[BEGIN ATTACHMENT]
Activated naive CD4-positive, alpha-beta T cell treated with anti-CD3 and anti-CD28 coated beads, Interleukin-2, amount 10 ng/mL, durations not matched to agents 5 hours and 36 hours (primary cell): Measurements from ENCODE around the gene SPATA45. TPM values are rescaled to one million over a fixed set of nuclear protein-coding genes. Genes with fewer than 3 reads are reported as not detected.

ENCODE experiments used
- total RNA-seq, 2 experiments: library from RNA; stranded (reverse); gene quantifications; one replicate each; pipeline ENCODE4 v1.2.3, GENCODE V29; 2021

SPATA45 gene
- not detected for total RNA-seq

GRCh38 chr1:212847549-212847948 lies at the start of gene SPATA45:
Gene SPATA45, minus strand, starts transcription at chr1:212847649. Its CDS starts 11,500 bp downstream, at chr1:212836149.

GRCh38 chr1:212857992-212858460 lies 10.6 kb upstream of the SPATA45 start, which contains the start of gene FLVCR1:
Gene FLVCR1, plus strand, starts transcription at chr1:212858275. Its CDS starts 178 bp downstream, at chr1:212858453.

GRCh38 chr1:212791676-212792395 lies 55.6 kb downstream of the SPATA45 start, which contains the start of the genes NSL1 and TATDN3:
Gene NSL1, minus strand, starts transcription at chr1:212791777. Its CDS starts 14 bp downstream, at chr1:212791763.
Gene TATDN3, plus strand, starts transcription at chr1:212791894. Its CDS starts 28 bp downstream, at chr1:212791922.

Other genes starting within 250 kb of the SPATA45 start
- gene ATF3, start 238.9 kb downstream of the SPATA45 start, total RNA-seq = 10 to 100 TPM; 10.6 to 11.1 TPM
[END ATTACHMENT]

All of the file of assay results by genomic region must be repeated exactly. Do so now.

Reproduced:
Activated naive CD4-positive, alpha-beta T cell treated with anti-CD3 and anti-CD28 coated beads, Interleukin-2, amount 10 ng/mL, durations not matched to agents 5 hours and 36 hours (primary cell): Measurements from ENCODE around the gene SPATA45. TPM values are rescaled to one million over a fixed set of nuclear protein-coding genes. Genes with fewer than 3 reads are reported as not detected.

ENCODE experiments used
- total RNA-seq, 2 experiments: library from RNA; stranded (reverse); gene quantifications; one replicate each; pipeline ENCODE4 v1.2.3, GENCODE V29; 2021

SPATA45 gene
- not detected for total RNA-seq

GRCh38 chr1:212847549-212847948 lies at the start of gene SPATA45:
Gene SPATA45, minus strand, starts transcription at chr1:212847649. Its CDS starts 11,500 bp downstream, at chr1:212836149.

GRCh38 chr1:212857992-212858460 lies 10.6 kb upstream of the SPATA45 start, which contains the start of gene FLVCR1:
Gene FLVCR1, plus strand, starts transcription at chr1:212858275. Its CDS starts 178 bp downstream, at chr1:212858453.

GRCh38 chr1:212791676-212792395 lies 55.6 kb downstream of the SPATA45 start, which contains the start of the genes NSL1 and TATDN3:
Gene NSL1, minus strand, starts transcription at chr1:212791777. Its CDS starts 14 bp downstream, at chr1:212791763.
Gene TATDN3, plus strand, starts transcription at chr1:212791894. Its CDS starts 28 bp downstream, at chr1:212791922.

Other genes starting within 250 kb of the SPATA45 start
- gene ATF3, start 238.9 kb downstream of the SPATA45 start, total RNA-seq = 10 to 100 TPM; 10.6 to 11.1 TPM